A Visual Multi-Choice Question in an Online Quiz


I recently gave my students, in the course Digital History (U of T), an online quiz that includes ten multiple-choice questions. One of the questions is about a video game titled Tag Attack, which was submitted by Antonio to the British Library Labs Crowdsourcing Game Jam. This project took place in 2015 utilizing gaming and crowdsourcing to add information to the 19th-century image collection of the British Library.

In Tag Attack, a fox moves from the right to the left side of the screen carrying an image from the library’s collection. The player’s task is to classify the image into one of four given categories before the fox gets to the edge of the screen. The fox’s speed challenges the player to tag the images quickly; this, in turn, excites the player and ensures efficient classification of the images for the library. It’s not clear, however, how the library ensures that the classification is correct. To do so, they need to have the information they seek to gain through the games.

I became familiar with the project through watching an interview with Adam Crymble, who initiated it and is currently a professor of Digital Humanities at University College London. The project, according to Crymble, intends to distribute such games in public spaces on 1980‘s style arcade machines attempting to engage people through physical objects rather than websites. He argues that the fact that websites are available for everybody reduces the chances that people will look for a specific website. On the other hand, “stumbling across” an interactive object like an arcade machine in public places, may better attract individuals to engage with the game.

The multiple-choice question in the quiz asks the students to select an answer that describes the task in Tag Attack accurately. By doing so, it resembles the task in the game as both challenging the participants with the need to decide about an image in a limited time. In the quiz, however, the right answer is known before the students take the quiz. Interestingly, the rate of success in answering this question was the lowest among all ten questions, indicating that only slightly more than half of the students knew the right answer.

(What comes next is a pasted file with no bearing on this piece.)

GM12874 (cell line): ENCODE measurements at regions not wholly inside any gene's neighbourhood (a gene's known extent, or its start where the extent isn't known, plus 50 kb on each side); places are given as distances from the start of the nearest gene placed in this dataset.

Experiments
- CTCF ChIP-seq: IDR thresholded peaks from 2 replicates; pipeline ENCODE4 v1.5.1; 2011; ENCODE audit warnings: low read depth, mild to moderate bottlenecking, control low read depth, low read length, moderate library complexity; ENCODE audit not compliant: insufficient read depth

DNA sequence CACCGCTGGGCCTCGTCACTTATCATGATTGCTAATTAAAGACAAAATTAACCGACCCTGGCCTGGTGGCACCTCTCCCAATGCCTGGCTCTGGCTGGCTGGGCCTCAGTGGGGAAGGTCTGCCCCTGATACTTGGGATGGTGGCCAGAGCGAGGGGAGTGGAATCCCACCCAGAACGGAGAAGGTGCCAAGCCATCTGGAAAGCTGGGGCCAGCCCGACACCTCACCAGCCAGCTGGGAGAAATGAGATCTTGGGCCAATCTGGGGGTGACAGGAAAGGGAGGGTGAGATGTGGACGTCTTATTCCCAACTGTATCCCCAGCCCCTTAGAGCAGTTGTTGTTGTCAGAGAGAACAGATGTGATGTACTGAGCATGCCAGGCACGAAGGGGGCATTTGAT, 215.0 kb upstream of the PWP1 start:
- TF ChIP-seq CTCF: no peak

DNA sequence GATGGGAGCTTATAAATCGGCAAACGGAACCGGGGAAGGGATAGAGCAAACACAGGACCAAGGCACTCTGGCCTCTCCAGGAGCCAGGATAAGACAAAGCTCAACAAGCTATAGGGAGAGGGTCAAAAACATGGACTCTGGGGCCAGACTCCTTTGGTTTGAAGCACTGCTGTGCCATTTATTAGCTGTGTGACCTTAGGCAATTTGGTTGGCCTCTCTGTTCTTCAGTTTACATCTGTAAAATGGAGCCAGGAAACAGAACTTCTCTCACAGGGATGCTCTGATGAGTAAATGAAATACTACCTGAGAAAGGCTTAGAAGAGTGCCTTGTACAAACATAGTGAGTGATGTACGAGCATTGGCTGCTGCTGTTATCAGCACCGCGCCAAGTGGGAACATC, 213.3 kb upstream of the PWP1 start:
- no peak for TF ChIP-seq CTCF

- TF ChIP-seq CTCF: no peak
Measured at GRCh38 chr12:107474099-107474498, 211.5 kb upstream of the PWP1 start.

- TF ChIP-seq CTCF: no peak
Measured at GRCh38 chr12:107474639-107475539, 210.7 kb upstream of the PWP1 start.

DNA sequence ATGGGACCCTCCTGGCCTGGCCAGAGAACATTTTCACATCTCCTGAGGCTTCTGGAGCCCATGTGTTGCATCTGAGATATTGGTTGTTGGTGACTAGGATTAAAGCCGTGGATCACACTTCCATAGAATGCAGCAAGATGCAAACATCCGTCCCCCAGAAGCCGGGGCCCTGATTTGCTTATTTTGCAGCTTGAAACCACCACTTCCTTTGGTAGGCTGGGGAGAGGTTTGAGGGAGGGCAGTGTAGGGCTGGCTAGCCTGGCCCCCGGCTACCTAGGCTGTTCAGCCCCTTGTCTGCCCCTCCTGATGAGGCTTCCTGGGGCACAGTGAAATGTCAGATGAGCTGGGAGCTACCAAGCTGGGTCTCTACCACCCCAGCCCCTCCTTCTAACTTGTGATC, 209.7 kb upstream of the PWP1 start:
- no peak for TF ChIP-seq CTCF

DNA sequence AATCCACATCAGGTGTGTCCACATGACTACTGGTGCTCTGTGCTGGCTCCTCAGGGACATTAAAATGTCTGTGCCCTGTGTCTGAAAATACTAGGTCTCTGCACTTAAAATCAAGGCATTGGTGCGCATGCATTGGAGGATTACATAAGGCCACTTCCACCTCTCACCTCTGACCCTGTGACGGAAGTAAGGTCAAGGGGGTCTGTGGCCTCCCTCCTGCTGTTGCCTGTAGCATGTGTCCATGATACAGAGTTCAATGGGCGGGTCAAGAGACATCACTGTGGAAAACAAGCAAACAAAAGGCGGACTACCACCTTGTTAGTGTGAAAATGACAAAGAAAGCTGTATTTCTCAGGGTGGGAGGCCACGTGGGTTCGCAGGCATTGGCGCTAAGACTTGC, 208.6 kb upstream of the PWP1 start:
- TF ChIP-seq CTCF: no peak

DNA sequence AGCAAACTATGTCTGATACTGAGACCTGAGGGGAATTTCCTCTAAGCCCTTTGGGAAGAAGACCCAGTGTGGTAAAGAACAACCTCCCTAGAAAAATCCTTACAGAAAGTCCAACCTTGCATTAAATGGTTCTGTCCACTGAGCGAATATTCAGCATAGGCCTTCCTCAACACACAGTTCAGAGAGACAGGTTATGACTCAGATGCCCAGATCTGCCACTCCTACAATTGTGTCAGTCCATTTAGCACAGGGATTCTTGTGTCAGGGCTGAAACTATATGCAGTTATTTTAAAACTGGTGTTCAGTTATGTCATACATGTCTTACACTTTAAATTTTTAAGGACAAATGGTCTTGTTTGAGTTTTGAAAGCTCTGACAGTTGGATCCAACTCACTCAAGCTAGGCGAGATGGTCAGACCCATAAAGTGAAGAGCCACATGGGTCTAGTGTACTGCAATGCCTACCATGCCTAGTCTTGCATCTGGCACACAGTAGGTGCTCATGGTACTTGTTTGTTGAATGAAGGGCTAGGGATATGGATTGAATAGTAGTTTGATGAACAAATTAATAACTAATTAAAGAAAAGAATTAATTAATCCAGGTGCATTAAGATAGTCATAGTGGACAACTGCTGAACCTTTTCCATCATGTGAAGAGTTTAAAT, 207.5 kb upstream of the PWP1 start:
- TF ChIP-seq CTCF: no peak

In my opinion, this question is not more complex or challenging than any other question in the quiz, therefore, the low rate of answering it correctly, requires thinking. First, it was the only visual question in the quiz. All the other questions were articulated verbally, focusing on insights and concepts from three texts we read and from the interview with Crymble. Perhaps, the use of visual material in a multi-choice assessment is not common and thus required the students to approach the question confidently without having substantive experience with this kind of question.

Second, 24% of the students chose the fourth answer suggesting that the players in the game have to make their decision before “The fox disappears with the image.” This possible answer doesn’t make sense to me. In fact, I regarded it as one of the answers, I included in the quiz, which deliberately makes no sense. Considering a rationale of a game, an action within a timeframe (until the fox disappears) without a spatial scope (the space the fox acts in), makes the elements in the game arbitrary and thus meaningless. Moreover, since the game’s objective is to yield useful information about the images from the players for the library, there is an obvious interest to build a game that is easy to understand, rewarding, and enjoyable.

Why did 15 students choose the disappearance of the fox as the moment until which the players have to tag the image? Why did that disappearance make more sense to them than the right answer or the other two? I’m wondering whether the students subconsciously held an image of the quiz “disappearing” before they managed to answer the question. As mentioned above, the question resembles the game as it asks the participants to choose one out of four alternatives in a limited time. The similarity between the content of the question, on the one hand, and its structure and conditions, on the other, suggests that formalistic aspects influence students’ ability to succeed. If so, we should consider these aspects as part of the content.

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